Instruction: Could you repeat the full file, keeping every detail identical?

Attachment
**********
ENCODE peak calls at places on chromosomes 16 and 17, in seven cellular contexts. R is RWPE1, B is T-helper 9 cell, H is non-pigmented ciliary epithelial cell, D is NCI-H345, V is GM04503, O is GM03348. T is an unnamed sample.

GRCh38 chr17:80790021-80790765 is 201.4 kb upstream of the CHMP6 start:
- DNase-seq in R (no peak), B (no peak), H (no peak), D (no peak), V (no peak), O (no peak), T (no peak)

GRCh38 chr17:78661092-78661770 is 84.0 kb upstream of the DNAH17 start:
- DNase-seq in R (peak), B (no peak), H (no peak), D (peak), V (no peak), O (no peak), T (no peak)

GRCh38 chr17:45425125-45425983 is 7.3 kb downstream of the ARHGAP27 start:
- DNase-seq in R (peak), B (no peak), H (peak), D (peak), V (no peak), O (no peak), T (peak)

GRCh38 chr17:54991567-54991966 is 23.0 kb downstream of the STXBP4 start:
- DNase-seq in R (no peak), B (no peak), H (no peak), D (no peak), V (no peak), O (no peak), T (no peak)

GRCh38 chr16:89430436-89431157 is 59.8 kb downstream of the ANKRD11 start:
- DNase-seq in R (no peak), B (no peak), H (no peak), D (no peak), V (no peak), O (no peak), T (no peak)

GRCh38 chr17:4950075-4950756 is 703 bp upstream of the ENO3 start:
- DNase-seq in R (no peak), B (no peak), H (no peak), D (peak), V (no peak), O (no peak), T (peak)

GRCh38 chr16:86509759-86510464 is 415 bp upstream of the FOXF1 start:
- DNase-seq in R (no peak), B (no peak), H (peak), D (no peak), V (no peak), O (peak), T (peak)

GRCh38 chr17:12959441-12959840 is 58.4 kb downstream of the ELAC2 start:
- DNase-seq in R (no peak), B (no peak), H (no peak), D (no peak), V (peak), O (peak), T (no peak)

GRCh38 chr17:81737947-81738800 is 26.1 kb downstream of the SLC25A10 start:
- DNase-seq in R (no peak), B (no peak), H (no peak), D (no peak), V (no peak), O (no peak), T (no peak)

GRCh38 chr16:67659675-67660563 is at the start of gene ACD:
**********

ENCODE peak calls at places on chromosomes 16 and 17, in seven cellular contexts. R is RWPE1, B is T-helper 9 cell, H is non-pigmented ciliary epithelial cell, D is NCI-H345, V is GM04503, O is GM03348. T is an unnamed sample.

GRCh38 chr17:80790021-80790765 is 201.4 kb upstream of the CHMP6 start:
- DNase-seq in R (no peak), B (no peak), H (no peak), D (no peak), V (no peak), O (no peak), T (no peak)

GRCh38 chr17:78661092-78661770 is 84.0 kb upstream of the DNAH17 start:
- DNase-seq in R (peak), B (no peak), H (no peak), D (peak), V (no peak), O (no peak), T (no peak)

GRCh38 chr17:45425125-45425983 is 7.3 kb downstream of the ARHGAP27 start:
- DNase-seq in R (peak), B (no peak), H (peak), D (peak), V (no peak), O (no peak), T (peak)

GRCh38 chr17:54991567-54991966 is 23.0 kb downstream of the STXBP4 start:
- DNase-seq in R (no peak), B (no peak), H (no peak), D (no peak), V (no peak), O (no peak), T (no peak)

GRCh38 chr16:89430436-89431157 is 59.8 kb downstream of the ANKRD11 start:
- DNase-seq in R (no peak), B (no peak), H (no peak), D (no peak), V (no peak), O (no peak), T (no peak)

GRCh38 chr17:4950075-4950756 is 703 bp upstream of the ENO3 start:
- DNase-seq in R (no peak), B (no peak), H (no peak), D (peak), V (no peak), O (no peak), T (peak)

GRCh38 chr16:86509759-86510464 is 415 bp upstream of the FOXF1 start:
- DNase-seq in R (no peak), B (no peak), H (peak), D (no peak), V (no peak), O (peak), T (peak)

GRCh38 chr17:12959441-12959840 is 58.4 kb downstream of the ELAC2 start:
- DNase-seq in R (no peak), B (no peak), H (no peak), D (no peak), V (peak), O (peak), T (no peak)

GRCh38 chr17:81737947-81738800 is 26.1 kb downstream of the SLC25A10 start:
- DNase-seq in R (no peak), B (no peak), H (no peak), D (no peak), V (no peak), O (no peak), T (no peak)

GRCh38 chr16:67659675-67660563 is at the start of gene ACD: